Singapore is cracking down in its battle against the spread of COVID-19 with Prime Minister Lee Hsien Loong announcing a series of enhanced measures to counter the rising number of local cases in recent weeks.
“Despite our good contact tracing, for nearly half of these cases, we do not know where or from whom the person caught the virus,” said PM Lee addressing the nation earlier today. “This suggests that there are more people out there who are infected, but who have not been identified. And they may be passing the virus unknowingly to others.”
The recent identification of clusters at foreign worker dormitories, and at a nursing home, were also worrying, said PM Lee, adding that the new measures would act as a “circuit breaker” in the spread of the coronavirus in Singapore.
“We have decided that instead of tightening incrementally over the next few weeks, we should make a decisive move now, to pre-empt escalating infections,” he said.
“This circuit breaker will apply for one month, in the first instance”.
Most workplaces to be closed, except for essential services and key economic sectors. Food establishments, markets and supermarkets, clinics, hospitals, utilities, transport and key banking services will remain open.
In order to not disrupt economic sectors that are strategic, or form part of a global supply chain, people working in these industries can continue to go to work, with safe-distancing measures in place.
People are encouraged to work from home as much as possible. Foreign workers on construction sites and in shipyards cannot work and the government will make arrangements to look after them.
These measures will take effect next Tuesday.
Measures for schools
Full home-based learning in schools and institutes of higher learning (IHLs). MOE will work with the schools to implement full home-based learning starting next Wednesday.
All preschool and student care centres will also be closed, but will provide limited services for children of parents who have to continue working and are unable to make alternative care arrangements.
Restrictions on gatherings and going out
Restrictions on movements and gatherings of people to be tightened. People are advised to stay at home, as much as possible.
People should avoid socialising with others beyond their own household. Gatherings should be confined to the household and people should avoid visiting even extended family who are not staying with them, especially if they are elderly or vulnerable.
People should go out only to do essential things: for work, if they are in essential services or key economic sectors; to buy food at markets, or to take out from restaurants and hawker centres; or to exercise in the neighbourhood park, keeping a safe distance from others.
“The spirit of these measures is to get all of us to minimise physical contact. If we don’t go out, if we avoid contact with others, then the virus won’t be able to spread. It is as simple as that,” said PM Lee.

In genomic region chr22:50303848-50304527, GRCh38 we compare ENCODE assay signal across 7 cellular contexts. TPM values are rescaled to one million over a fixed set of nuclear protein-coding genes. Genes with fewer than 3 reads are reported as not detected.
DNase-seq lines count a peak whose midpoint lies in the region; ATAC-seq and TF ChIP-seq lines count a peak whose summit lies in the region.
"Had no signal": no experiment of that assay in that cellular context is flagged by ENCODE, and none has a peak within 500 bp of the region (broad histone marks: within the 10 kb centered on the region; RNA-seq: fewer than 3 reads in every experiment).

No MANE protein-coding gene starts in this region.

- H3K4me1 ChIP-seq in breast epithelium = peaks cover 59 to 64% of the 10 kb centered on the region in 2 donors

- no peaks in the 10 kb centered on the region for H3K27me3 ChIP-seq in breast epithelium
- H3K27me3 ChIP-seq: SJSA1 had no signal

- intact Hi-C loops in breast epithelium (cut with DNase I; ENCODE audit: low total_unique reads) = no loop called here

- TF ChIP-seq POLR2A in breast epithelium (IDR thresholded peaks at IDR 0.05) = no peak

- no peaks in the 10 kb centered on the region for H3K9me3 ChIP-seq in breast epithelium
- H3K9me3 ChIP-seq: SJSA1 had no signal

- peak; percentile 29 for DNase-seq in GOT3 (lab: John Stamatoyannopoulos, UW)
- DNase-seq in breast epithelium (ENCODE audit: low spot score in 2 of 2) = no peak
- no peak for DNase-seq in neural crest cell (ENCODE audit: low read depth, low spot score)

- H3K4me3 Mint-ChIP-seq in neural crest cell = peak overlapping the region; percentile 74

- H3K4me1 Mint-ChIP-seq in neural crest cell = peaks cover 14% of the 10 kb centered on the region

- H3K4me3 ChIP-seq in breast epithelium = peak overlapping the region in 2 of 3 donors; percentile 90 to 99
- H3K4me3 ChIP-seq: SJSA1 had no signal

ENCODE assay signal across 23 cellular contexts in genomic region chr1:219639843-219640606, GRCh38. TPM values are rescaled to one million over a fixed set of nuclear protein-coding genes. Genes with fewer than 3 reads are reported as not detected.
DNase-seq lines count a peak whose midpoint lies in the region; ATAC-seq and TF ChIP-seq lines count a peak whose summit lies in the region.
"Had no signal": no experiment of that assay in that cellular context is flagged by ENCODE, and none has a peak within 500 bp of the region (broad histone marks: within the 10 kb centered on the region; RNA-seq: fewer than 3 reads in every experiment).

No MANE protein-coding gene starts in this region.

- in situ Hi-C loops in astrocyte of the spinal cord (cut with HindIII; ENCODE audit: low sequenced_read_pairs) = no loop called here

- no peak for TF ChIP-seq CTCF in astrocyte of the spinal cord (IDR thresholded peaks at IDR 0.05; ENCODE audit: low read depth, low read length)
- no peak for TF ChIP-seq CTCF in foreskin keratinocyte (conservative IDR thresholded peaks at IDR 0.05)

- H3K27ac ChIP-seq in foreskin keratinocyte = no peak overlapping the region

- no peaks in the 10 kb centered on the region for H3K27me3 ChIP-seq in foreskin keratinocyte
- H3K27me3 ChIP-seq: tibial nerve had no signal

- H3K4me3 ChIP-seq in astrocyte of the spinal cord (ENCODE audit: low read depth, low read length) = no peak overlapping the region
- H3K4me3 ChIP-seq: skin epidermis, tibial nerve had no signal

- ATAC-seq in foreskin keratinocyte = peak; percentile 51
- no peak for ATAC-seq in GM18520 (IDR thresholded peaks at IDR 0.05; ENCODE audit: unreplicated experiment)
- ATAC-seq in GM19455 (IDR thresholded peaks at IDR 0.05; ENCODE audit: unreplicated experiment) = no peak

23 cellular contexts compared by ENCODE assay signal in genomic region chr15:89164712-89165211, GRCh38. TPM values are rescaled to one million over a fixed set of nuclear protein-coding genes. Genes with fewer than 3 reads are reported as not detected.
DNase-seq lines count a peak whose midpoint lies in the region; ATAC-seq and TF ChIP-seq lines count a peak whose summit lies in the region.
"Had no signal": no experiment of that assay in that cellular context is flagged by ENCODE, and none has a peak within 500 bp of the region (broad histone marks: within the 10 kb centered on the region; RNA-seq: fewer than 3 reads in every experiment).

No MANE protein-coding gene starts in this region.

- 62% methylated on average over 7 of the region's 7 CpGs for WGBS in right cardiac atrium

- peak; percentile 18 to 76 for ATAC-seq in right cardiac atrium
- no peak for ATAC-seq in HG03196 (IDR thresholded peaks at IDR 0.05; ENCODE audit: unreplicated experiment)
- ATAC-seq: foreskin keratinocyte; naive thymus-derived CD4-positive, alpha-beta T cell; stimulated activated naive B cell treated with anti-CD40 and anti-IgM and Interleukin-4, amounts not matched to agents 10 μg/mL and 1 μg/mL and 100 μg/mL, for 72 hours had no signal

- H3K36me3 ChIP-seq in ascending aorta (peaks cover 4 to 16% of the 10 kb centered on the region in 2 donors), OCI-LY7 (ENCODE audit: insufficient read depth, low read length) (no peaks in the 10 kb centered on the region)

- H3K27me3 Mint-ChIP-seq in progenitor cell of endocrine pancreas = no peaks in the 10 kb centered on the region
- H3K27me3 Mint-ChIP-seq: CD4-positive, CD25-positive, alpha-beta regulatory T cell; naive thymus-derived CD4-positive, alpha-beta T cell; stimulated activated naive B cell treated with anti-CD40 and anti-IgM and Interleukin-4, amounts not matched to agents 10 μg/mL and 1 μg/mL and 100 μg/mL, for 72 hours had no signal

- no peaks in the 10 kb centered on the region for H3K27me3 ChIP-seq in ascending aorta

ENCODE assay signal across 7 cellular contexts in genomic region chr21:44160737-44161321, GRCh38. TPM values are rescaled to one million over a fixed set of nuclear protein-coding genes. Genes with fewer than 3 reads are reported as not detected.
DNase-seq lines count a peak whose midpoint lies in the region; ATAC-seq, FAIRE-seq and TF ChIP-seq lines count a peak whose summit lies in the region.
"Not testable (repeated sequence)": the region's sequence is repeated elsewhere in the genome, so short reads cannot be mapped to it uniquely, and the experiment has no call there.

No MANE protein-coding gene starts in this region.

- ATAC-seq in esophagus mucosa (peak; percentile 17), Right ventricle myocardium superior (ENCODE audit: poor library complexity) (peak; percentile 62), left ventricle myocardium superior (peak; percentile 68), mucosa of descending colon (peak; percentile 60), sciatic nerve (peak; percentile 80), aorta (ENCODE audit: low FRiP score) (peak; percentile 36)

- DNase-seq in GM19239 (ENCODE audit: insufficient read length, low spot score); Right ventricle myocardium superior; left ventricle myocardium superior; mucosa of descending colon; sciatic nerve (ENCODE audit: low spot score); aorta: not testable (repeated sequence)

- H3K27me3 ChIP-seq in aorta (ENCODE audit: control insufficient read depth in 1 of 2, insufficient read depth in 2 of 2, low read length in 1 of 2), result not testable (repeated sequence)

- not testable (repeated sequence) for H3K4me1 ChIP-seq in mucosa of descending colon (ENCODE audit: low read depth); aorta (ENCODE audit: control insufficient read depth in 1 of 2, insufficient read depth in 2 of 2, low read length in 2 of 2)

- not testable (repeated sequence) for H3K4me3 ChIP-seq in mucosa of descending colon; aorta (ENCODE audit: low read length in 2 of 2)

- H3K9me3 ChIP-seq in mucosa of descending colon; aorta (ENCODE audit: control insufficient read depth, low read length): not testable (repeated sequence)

He also noted that not going out “is very hard to do”, and that it may be difficult to practise safe distancing in crowded places like hawker centres and wet markets.
“It will help if we all adjust our habits. For example, do our marketing on weekdays instead of weekends to avoid the crowd,” he said, adding that Safe Distancing Ambassadors will be deployed to encourage people to not crowd together.
“This is the only effective way to slow the transmission of the virus, so that we gradually bring our numbers down. It is also the best way to keep our families safe, and particularly to protect our seniors from getting ill,” said PM Lee, asking Singaporeans to “please bear with the painful adjustments that we have make”.
PM Lee also said that on Monday in Parliament, DPM Heng will announce additional support for households and businesses, over and above what was provided in the two earlier Budgets.
He also said that the government will legislate to require landlords to pass on property tax rebates fully to their tenants.
Additionally, the government intends to pass new temporary legislation to let businesses and individuals defer certain contractual obligations for a period, such as paying rent, repaying loans, or completing work.
Rethinking advice on face masks
Revising the earlier government guidelines on face masks, PM Lee said that with the changing situation, they now believe that “there are some cases out there in the community going undetected, though probably still not that many”.
Since it is now evident that an infected person can show no symptoms, and yet still pass on the virus to others, the WHO and the US Centre for Disease Control are both revising their opinion on using masks.
In line with that, the Singapore government is no longer discouraging people from wearing masks.
“Wearing a mask may help to protect others, in case you have the virus but don’t know it. This is so that you keep your droplets to yourself. It can also protect yourself a little better, especially if you are elderly, or vulnerable because of pre-existing conditions,” said PM Lee.
He emphasised that surgical masks should be conserved for healthcare workers in clinics and hospitals and thus, others in the community are encouraged to use reusable masks.
He also announced that from this Sunday, the government will distribute reusable masks to all households but added that “mask or no mask, you still need to wash your hands, and keep a safe distance away from other people.”
“The next few weeks will be pivotal” said PM Lee. “It will be a long fight but if any country can see this through, it is Singapore. We have the resources. We have the determination. We are united”.